Afeyan’s remarks come as the Trudeau government has come under fire this past week for its ability to deliver a timely vaccine to Canadians.

Prime Minister Justin Trudeau created a firestorm when he said Canadians will have to wait a bit to get vaccinated for COVID-19 because the first doses off the production lines will be used in the countries where they are made.

Afeyan was asked whether the fact that Canada committed to pre-purchase its doses before other jurisdictions means it will get its supply first.

Afeyan confirmed that was the case.

“The people who are willing to move early on with even less proof of the efficacy have assured the amount of supply they were willing to sign up to,” he said.

“In the case of Canada, that number is about 20 million doses. But the Canadian government, like others, have also reserved the ability to increase that amount. And those discussions are ongoing,” he added.

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Shares take a breather after stellar month, China data upbeat – reuters.com

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SYDNEY (Reuters) – World shares paused to assess a record-busting month on Monday as the prospect of a vaccine-driven economic recovery next year and yet more free money from central banks eclipsed immediate concerns about the coronavirus pandemic.

FILE PHOTO: Passersby wearing protective face masks are reflected on a stock quotation board outside a brokerage, in Tokyo, Japan November 10, 2020. REUTERS/Issei Kato

Helping sentiment was a survey showing factory activity in China handily beat forecasts in November, and the country’s central bank surprised with a helping of cheap loans. That left blue chips up 1.3% on the day and 7.4% for the month.

The rush to risk has also benefited oil and industrial commodities while undermining the safe-haven dollar and gold.

“November looks set to be an awesome month for equity investors with Europe leading the charge at a country/regional level,” said NAB analyst Rodrigo Catril.

Many European bourses are boasting their best month ever with France up 21% and Italy almost 26%. The MSCI measure of world stocks is up 13% for November so far, while the S&P 500 has climbed 11% to all-time peaks.

Early Monday, MSCI’s broadest index of Asia-Pacific shares outside Japan slipped 0.4%, to be up almost 11% for the month in its best performance since late 2011.

Japan’s Nikkei 225 eased 0.4%, but was still 15.4% higher on the month for the largest rise since 1994.

E-Mini futures for the S&P 500 dipped 0.4%, and EUROSTOXX 50 futures 0.6%.

“Markets are overbought and at risk of a short term pause,” said Shane Oliver, head of investment strategy at AMP Capital.

“However, we are now in a seasonally strong time of year and investors are yet to fully discount the potential for a very strong recovery next year in growth and profits as stimulus combines with vaccines.”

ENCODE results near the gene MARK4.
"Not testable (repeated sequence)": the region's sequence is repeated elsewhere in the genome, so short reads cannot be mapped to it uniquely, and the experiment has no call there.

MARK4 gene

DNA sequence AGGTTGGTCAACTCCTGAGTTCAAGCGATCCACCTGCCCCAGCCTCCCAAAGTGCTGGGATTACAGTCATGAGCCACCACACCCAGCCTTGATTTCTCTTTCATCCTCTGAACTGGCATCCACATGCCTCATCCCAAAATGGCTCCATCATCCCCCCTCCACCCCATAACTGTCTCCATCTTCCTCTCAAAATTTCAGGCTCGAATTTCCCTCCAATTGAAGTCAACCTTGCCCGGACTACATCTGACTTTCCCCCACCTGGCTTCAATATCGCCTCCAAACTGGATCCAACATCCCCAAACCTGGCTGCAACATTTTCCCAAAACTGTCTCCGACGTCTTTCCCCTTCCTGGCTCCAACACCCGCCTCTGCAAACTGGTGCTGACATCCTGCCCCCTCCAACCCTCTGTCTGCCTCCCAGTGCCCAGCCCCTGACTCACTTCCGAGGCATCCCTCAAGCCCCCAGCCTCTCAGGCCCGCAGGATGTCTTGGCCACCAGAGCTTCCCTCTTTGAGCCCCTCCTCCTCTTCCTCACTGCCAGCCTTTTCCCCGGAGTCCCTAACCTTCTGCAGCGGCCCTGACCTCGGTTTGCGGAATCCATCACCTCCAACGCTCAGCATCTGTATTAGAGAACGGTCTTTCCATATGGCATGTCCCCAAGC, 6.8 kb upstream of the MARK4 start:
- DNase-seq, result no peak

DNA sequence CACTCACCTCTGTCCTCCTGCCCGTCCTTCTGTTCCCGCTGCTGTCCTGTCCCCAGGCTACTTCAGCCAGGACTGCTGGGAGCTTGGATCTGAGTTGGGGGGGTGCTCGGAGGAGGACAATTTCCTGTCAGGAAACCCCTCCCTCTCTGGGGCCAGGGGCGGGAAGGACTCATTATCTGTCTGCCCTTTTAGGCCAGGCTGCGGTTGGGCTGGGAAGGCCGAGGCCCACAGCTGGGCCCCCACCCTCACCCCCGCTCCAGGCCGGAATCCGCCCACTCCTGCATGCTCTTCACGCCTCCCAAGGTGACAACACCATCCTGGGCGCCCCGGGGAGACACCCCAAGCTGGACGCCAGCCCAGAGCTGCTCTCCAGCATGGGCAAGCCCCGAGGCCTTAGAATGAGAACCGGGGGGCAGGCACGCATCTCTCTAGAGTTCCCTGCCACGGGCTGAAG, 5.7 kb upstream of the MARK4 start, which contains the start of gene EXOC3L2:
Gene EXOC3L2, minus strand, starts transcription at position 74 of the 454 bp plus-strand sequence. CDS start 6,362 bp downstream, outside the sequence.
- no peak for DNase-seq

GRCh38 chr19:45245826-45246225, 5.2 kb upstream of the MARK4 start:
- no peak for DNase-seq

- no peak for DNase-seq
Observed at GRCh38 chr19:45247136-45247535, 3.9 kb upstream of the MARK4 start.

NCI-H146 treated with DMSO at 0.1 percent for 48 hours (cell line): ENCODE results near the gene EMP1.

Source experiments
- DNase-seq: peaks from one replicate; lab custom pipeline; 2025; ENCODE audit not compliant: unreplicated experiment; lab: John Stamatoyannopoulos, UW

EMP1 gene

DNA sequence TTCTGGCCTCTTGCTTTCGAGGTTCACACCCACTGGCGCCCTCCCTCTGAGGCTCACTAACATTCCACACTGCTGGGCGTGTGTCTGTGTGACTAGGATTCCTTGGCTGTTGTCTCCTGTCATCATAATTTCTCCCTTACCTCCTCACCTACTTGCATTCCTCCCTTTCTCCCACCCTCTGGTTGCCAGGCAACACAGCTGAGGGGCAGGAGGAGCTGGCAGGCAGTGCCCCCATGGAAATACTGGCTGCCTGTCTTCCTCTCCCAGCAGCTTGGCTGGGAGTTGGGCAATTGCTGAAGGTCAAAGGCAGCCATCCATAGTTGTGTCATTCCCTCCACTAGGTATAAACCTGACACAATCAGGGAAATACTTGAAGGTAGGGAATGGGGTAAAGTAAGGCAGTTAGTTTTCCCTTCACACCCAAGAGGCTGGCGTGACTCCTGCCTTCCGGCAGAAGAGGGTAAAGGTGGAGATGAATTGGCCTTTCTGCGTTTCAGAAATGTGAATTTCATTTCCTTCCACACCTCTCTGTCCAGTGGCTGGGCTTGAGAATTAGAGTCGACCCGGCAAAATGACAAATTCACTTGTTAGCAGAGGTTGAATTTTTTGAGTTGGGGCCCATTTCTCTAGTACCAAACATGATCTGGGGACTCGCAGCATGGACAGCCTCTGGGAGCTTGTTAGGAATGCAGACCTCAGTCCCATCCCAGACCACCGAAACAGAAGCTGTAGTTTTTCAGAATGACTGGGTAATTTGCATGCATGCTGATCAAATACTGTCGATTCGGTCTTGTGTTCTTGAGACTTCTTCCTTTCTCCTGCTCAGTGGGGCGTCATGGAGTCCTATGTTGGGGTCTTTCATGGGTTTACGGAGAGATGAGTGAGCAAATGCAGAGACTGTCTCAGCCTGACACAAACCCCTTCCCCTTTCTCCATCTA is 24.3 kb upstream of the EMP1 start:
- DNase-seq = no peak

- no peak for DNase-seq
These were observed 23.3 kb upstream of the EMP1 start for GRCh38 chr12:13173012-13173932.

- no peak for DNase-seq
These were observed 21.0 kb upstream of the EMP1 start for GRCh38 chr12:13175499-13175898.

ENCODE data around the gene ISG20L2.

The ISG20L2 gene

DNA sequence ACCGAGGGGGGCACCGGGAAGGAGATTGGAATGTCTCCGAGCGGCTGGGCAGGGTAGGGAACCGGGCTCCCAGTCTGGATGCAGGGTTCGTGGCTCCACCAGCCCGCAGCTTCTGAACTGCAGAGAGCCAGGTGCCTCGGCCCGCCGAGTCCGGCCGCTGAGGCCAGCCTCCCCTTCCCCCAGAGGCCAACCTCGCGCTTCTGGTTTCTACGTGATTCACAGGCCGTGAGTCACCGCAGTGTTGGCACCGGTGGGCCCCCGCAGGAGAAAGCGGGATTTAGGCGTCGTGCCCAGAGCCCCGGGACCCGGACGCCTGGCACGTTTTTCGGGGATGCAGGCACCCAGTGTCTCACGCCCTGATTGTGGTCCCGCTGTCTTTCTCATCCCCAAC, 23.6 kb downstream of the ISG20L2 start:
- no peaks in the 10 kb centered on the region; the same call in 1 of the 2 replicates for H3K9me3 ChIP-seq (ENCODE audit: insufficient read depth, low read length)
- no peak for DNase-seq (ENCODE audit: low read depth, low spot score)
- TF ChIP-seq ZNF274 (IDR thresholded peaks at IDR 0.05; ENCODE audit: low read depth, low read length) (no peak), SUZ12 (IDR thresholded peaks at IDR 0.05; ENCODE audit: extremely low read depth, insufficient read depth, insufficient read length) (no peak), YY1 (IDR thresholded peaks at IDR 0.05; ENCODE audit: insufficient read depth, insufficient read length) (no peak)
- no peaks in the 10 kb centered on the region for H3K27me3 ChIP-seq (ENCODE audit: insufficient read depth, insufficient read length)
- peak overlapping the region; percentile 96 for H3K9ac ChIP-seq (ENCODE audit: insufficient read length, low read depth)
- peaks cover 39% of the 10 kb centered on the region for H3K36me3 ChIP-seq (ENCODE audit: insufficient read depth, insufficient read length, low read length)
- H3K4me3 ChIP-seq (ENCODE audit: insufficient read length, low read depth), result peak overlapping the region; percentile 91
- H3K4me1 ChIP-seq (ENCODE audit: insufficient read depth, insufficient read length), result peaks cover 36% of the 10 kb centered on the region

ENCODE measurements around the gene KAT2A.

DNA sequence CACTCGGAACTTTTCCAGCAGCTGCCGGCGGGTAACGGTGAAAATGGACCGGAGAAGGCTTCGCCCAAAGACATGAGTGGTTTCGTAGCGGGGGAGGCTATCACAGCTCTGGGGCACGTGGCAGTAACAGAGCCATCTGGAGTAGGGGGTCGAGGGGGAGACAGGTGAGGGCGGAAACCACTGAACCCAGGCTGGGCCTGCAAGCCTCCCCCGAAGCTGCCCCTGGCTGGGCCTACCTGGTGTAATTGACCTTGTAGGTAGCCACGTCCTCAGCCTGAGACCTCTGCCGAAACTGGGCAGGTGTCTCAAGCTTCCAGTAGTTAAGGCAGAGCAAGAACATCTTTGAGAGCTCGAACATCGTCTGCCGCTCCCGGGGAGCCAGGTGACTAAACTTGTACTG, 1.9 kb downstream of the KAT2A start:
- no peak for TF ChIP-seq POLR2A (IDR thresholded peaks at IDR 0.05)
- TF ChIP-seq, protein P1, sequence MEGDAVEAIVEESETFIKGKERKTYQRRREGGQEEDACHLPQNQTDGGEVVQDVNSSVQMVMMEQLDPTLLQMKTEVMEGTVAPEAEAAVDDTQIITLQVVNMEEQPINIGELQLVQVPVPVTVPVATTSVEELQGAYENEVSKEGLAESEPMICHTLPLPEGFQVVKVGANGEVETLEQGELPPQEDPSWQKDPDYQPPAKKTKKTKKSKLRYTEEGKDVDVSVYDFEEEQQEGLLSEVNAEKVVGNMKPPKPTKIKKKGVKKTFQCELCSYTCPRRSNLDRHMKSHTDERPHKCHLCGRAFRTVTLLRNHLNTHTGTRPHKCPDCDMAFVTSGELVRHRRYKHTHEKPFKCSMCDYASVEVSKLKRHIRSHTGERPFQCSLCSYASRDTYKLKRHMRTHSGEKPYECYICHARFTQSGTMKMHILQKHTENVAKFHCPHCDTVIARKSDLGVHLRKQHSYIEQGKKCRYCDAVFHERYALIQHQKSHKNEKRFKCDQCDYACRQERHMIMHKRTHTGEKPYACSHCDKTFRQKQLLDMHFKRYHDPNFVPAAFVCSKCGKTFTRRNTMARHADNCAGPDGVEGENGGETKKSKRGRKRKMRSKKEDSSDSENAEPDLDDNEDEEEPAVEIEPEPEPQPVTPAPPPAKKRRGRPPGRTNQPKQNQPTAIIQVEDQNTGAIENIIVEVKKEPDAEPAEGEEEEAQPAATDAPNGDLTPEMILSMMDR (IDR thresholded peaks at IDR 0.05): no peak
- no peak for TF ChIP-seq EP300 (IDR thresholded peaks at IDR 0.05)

Cyclical recovery shares including resources, industrials and financials were likely to be relative outperformers, he added.

The surge in stocks has put some competitive pressure on safe-haven bonds but much of that has been cushioned by expectations of more asset buying by central banks.

Sweden’s Riksbank surprised last week by expanding its bond purchase program and the European Central Bank is likely to follow in December.

DOLLAR IN DECLINE

Federal Reserve Chair Jerome Powell testifies to Congress on Tuesday amid speculation of further policy action at its next meeting in mid-December.

As a result U.S. 10-year yields are ending the month almost exactly where they started at 0.84%, a solid performance given the exuberance in equities.

The U.S. dollar has not been as lucky.

“The idea that a potential Treasury Secretary (Janet) Yellen and Fed chair Powell could work more closely to shape and coordinate super easy monetary policy and massive fiscal stimulus that could drive a rapid post pandemic recovery saw the dollar under pressure,” said Robert Rennie, head of financial market strategy at Westpac.

Against a basket of currencies, the dollar index was pinned at 91.771 having shed 2.4% for the month to lows last seen in mid-2018.

The euro has caught a tailwind from the relative outperformance of European stocks and climbed 2.7% for the month so far to reach $1.1967. A break of the September peak at $1.2011 would open the way to a 2018 top at $1.2555.

The dollar has even declined against the Japanese yen, a safe-haven of its own, losing 0.7% in November to reach 103.89 yen, though it remains well above key support at 103.16.

Sterling stood at $1.3334, having climbed steadily this month to its highest since September, as investors wagered a Brexit deal would be brokered even as the deadline for talks loomed ever larger.

One major casualty of the rush to risk has been gold, which was near a five-month trough at $1,771 an ounce having shed 5.6% so far in November.

Oil, in contrast, has benefited from the prospect of a demand revival should the vaccines allow travel and transport to resume next year. [O/R]

Some profit-taking set in early Monday ahead of an OPEC+ meeting to decide whether the producers’ group will extend large output cuts. Brent crude futures fell 52 cents to $47.66, while U.S. crude eased 60 cents to $44.93 a barrel.

Editing by Lincoln Feast & Simon Cameron-Moore